to like Gaiman's books. He is
a good writer and clever, but his books are just too dark and creepy for me. The funny thing is that I knew this right after the first book, yet I've kept on buying them anyway. But I've got to think of the limited bookcase space and buying books that I know I won't read again seems rather pointless.
|Thursday, June 19th, 2008|
I've learned there are few things as frustrating as trying to make an ill cat eat.
Not eating is not an option, damnit! Current Mood: frustrated
|Saturday, June 7th, 2008|
|Life just sucks once in a while
Nothing interesting has happened in a while so no post. Life just goes on the way it does every month, sometimes good, often less so. And the real bad things... well I don't like writing about them since I don't know how to make them funny and beyond that there's really no incentive to go examining them any closer.
I just wish... nah, never mind.
|Wednesday, April 9th, 2008|
As this is the Year of the Frog, and as I've named this LJ 'Froggy waters', I think I should talk a little more about well... frogs
. So I was thinking of more linking to frog news, and maybe doing some odd frog profiles once in while as writing and research exercises. As much as I like frogs, I will be the first to admit I know far too little about them.
So let's start with this nice news from the blog of the Cleveland Metroparks Zoo
. The Panamanian golden frog is (as I might have mentioned earlier in this LJ) one of the many amphibian species threatened by the Chytrid fungus-infection. In fact the situation became that dramatic that the best solution was to collect
all these brightly coloured frogs from the wild in an attempt to preserve this species in captivity so that maybe -hopefully- they can be released into the wild again in the future.
But it's nice to see some people are thinking further. Releasing or re-introducing them back into wild will solve nothing if their habitat is still infected with the deadly fungus. So a couple of zoos are looking into breeding frogs that are more resistant to the fungus.
The best bit of this (for me) is that there will be no messing with genetics just yet. They wish to select individual frogs that have a natural, higher production of antimicrobial peptides (AMP), and breed with those. The AMP's are compounds found in the skin of these frogs that also plays a part in their immune response system, so one can see why these could be important. It is hoped that the offspring will have more resistance to the fungal disease.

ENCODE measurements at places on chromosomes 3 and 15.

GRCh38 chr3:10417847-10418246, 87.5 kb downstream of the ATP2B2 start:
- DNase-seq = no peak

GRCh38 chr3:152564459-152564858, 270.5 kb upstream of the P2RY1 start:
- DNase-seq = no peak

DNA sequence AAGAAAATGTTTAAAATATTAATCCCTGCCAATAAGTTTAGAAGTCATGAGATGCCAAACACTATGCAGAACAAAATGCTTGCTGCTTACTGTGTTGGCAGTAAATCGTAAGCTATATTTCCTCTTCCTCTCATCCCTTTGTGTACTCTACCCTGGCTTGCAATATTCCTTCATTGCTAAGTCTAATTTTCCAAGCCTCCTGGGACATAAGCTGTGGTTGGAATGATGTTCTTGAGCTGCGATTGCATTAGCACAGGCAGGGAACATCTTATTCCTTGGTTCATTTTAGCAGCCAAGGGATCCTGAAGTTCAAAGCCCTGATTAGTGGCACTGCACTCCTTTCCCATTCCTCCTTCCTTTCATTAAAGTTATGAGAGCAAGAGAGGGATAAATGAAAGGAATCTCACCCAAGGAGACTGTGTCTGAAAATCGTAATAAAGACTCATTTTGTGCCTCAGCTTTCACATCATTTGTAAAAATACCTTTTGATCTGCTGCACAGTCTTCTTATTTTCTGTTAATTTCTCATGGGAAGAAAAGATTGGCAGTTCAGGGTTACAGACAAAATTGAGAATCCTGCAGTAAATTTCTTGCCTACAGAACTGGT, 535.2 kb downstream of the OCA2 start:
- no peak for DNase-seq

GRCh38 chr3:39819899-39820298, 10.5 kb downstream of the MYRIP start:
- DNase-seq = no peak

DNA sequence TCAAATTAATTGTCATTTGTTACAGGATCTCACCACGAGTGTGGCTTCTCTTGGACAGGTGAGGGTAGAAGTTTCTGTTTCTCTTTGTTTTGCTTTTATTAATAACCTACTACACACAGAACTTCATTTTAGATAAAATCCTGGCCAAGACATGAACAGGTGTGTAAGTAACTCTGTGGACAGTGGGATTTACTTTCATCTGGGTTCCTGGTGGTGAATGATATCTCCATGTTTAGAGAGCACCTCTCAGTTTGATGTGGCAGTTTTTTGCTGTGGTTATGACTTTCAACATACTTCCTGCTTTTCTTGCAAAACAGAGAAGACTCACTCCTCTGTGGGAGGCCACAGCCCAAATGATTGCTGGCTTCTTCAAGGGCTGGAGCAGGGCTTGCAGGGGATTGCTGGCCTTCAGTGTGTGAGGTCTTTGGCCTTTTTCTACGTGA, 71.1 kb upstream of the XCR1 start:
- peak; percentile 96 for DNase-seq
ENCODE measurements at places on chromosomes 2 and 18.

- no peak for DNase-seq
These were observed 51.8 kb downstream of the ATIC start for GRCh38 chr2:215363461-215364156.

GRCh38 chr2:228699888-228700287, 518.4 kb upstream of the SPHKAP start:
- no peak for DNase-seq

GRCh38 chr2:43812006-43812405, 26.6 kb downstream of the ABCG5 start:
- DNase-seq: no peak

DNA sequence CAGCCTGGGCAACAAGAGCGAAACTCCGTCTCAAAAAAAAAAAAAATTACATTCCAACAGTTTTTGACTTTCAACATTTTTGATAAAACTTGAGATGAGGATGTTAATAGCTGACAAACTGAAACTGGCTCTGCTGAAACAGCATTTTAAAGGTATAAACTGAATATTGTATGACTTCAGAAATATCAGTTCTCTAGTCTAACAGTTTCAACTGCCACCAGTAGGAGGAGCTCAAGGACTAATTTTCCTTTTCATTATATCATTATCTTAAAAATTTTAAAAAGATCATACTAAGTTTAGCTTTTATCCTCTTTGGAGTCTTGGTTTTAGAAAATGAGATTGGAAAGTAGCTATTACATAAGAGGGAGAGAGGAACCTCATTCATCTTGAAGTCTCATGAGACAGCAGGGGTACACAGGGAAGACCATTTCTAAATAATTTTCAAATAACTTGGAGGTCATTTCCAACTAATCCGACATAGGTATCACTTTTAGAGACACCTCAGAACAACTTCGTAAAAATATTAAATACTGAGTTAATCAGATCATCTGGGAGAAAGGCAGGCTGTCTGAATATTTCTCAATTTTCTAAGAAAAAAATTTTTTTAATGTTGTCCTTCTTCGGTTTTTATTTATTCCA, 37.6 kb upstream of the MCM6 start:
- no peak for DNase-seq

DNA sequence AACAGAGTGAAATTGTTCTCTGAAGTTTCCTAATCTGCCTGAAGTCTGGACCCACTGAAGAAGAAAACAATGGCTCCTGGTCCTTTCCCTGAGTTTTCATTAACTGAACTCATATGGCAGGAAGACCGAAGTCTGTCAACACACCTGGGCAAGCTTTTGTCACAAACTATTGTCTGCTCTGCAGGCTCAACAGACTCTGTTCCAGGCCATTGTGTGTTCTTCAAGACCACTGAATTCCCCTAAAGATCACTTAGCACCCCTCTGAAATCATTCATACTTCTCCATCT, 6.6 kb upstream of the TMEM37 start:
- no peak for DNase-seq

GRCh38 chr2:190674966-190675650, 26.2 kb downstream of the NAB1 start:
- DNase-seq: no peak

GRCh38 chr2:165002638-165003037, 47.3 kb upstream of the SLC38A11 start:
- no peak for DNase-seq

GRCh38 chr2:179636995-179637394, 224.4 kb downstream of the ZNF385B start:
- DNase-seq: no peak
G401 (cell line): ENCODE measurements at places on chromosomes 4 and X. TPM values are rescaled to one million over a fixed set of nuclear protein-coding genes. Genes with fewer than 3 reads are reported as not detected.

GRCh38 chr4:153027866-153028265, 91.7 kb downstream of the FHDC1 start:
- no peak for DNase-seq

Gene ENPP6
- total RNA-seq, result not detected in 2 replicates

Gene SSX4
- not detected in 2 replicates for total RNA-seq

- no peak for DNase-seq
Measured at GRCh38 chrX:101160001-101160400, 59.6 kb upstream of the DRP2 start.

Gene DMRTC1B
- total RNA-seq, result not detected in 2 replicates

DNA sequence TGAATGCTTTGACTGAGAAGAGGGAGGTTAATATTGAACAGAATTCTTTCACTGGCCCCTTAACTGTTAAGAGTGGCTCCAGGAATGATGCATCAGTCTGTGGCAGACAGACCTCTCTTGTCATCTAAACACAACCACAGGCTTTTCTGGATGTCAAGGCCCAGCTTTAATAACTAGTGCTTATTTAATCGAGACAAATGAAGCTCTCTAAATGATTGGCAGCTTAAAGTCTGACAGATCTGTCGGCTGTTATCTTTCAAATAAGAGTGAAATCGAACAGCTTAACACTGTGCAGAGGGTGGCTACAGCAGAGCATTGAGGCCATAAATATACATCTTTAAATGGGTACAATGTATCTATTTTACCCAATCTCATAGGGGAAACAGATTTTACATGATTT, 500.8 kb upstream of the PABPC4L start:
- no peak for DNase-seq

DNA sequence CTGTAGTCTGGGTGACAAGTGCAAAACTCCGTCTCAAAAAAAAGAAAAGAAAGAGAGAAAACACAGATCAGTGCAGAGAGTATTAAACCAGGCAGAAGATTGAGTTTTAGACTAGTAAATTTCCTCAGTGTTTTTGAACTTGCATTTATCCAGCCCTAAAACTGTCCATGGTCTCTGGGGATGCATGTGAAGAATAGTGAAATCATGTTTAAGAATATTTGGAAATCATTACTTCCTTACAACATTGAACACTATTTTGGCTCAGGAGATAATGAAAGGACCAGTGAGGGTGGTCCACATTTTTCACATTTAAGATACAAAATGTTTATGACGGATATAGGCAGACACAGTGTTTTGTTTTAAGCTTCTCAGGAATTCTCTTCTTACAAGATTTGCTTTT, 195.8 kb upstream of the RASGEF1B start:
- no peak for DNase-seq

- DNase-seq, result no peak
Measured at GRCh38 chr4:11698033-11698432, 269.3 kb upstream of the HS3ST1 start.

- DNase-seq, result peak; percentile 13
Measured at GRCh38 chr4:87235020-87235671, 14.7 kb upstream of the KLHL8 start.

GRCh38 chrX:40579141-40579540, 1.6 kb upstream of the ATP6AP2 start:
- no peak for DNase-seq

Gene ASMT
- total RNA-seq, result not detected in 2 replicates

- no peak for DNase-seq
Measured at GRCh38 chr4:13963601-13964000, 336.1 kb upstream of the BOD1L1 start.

Of course, they're only in the first stage of the project yet, with identifying AMP-levels in the individual frogs. The rest and whether the project will even succeed is still far off. But it is the best news I've heard in a while. Current Mood: grateful
|Friday, February 29th, 2008|
Today is Leap Day, not just any Leap Day but Leap Day in the Year of the Frog.
I take it you can guess today's topic. ;)
Frogs, as you will know, are not just some of my favourite animals, but are in a bit of a tight spot this day and age. They suffer from habitat loss, pollution, a deadly fungus infection sweeping the globe and then some. To cut a long story short, a frightful number of them is facing extinction within our lifetime. A good deal of them have already croaked their last. (I have to say, despite this topic being rather grim, there are quite a number of puns available when writing about frog extinction...)
So 2008 has been named Year of the Frog by conservation organisations to highlight the frog crisis before they all gone off towards the Big Pond in the Sky. The numbers are dire: About 3000 frog species are threatened with extinction and that's about half of all known frog species today. 165 frog species believed to be extinct already. (numbers from Amphibian Ark website) For the Panamanian golden frog
this is already a reality. Every frog they could find has been lifted from the wild, and put together in a holding facility while their own territory is over-run by a deadly Chytrid fungus.
So, this is my bit to spread the word.
Check out the website of Amphibian Ark
. It's the organisation that aims at setting up breeding centers to maintain endangered frog population in captivity, in the event of their disapearance in the wild. (The logo from the site is also damn cute.) The Year of the Frog project is also supported by sir David Attenborough, a man I admire much and whose documentary series Life in Cold Blood
about amphibians and reptiles is airing right now on BBC. Catch it if you can, it's breathtakingly good.
The Amphibian Ark website also has a petition
to call for more action for the frogs. Please consider signing it, it costs nothing and it can do much good. Also, there's a blog aptly called Frog Matters
that keeps up with the project.
|Tuesday, February 12th, 2008|
Happy Darwin Day!
And now back to installing kitchens... Current Mood: bouncy
|Wednesday, November 21st, 2007|
Have you ever found yourself looking for the ctrl+F function is a nice but thick, and very much made of paper book
I'm a bit embarrassed by it, frankly.
|Friday, October 26th, 2007|
|Your Vocabulary Score: B|
You have a zealous love for the English language, and many find your vocabulary edifying.
Don't fret that you didn't get every word right, your vocabulary can be easily ameliorated!
Not bad for someone who's not a native English speaker, if I say so myself. I nicked this quiz from Scienceblogs
. If you want to know after wards just what you had wrong, someone over there was nice enough to put all the answers in the comments. Current Mood: accomplished
|Wednesday, August 22nd, 2007|
I am really, really sick of screws now...
|Thursday, February 22nd, 2007|
|To quote Weird Al Yankovic...
Now I'm being chased by some irate veloceraptors*,
Well, believe me... this has been one lousy day.***On the whole, maybe velociraptors wouldn't have been half as bad because they're really rather smaller than in the movies. The movie-raptor should have been called deinonychus, but I suppose that name isn't quite as catchy or easy to shorten.
**Okay, so maybe the bit about the veloceraptors isn't true, but the last part is. Current Mood: bitchy
|Tuesday, September 26th, 2006|
|Musing of the day
Frog heads and human necks don't really mix well, who knew?
That said, it was about time a frog appeared somewhere in my work. Current Mood: impressed